The Good Wife


I just finished Stewart O’Nan’s novel, The Good Wife, which we are discussing for March’s book club.  I haven’t read any of Stewart O’Nan’s novels, but he’s quite prolific, and very well regarded.

The Good Wife by Stewart ONan

The Good Wife by Stewart O'Nan

The Good Wife begins with a crime.  Tommy Dickerson and his friend Gary commit an arson and a murder — though we never find out Tommy’s motive, the damage is done and he has to pay the price.  Though his actions are directly related to the plot of the story, The Good Wife is not about Tommy.  It is about the struggles that his wife Patty, pregnant with their child when the story first begins, must face on her own.

The novel creeps along the length of Tommy’s 28-year prison sentence, chronicling the changes in Patty’s life as Tommy moves through the New York penal system.  On the surface, it seems like nothing really happens — Patty goes from job to job, moves in with family, tries to provide for her son, and attempts to remain a good wife to Tommy, all the while remaining sexually faithful, and faithful in her visits to him.  It’s an account of life, from day to day and year to year.  Beyond the everyday account of Patty’s life, it represents the prison she’s also in.  She is free to do as she pleases, but her heart is with Tommy, as she tries to give as much as she can to him, though they spend twenty-eight years apart.

I’m interested to see what my book club thinks.  I have a feeling that for some, the book might be a snoozer.  O’Nan writes in short sentences, in third-person, present tense, which may not seem unusual but since the book is really about the everyday things that occupy Patty’s existence in her years without Tommy, the short sentences might seem to drag on.  It’s clear though, that this style not only puts the reader in Patty’s position — waiting for time to pass until Patty can visit Tommy, it also creates the notion that Patty could be ANYONE, her circumstances are no different than someone you may know.  Tommy doesn’t have a criminal past but because of a decision he made, Patty, Tommy and their close immediate family must do their best to work within the penal system, to be patient with the state’s decisions and to maintain their love for one another, as best they can.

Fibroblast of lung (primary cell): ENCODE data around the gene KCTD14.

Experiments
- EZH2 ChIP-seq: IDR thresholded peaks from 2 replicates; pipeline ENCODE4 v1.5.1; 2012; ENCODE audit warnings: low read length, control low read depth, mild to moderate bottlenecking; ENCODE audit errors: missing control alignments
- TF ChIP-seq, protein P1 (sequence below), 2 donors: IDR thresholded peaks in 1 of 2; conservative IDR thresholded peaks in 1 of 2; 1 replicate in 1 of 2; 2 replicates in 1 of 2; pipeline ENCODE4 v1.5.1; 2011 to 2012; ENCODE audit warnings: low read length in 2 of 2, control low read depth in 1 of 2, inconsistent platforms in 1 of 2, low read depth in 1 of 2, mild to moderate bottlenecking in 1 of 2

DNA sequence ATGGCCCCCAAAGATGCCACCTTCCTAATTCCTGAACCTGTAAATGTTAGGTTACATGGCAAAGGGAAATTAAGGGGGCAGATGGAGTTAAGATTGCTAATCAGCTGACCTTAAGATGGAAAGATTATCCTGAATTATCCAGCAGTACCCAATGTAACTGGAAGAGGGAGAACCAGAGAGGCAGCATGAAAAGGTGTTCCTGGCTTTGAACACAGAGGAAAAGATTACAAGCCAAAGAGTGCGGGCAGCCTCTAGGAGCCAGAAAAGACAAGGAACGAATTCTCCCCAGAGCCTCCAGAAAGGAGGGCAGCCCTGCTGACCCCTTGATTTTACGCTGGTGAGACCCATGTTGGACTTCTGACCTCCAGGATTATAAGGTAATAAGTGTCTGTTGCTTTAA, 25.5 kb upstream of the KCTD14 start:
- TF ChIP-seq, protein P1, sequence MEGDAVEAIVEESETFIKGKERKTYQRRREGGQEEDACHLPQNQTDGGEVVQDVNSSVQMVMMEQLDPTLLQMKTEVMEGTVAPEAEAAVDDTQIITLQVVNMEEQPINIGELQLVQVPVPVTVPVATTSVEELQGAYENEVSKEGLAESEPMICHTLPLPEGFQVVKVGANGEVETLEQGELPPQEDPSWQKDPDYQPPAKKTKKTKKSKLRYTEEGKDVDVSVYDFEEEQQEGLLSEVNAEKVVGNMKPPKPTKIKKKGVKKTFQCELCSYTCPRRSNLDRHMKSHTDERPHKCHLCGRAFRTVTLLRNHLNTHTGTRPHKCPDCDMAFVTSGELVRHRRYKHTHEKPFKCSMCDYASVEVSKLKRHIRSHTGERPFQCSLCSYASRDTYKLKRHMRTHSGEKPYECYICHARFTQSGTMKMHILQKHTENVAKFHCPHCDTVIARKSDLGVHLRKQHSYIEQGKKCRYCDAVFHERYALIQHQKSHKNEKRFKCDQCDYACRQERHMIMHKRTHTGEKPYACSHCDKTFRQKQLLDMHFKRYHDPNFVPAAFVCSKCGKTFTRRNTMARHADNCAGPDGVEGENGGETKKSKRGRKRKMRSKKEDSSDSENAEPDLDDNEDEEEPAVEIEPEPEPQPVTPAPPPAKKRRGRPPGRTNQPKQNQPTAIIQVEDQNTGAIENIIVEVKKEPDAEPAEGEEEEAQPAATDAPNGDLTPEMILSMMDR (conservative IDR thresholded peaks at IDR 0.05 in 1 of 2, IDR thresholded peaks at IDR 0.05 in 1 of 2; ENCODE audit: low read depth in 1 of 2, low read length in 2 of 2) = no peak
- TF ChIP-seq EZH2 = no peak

Speaking of which, I thought The Good Wife had a really fresh and interesting take on fidelity and commitment.  O’Nan uses a firm hand, showing that Patty never wavers in her devotion, in a situation where many people would have given up; where even Tommy suggests she starts over.  Thinking of the situation objectively, Patty may seem foolish (especially when you think of a 28-year sentence…), but O’Nan makes you believe that she would never question her fidelity and devotion to her marriage, despite all her hardships.

I really liked this book.  I would definitely read more by O’Nan, and I’m planning on recommending it to others as well.

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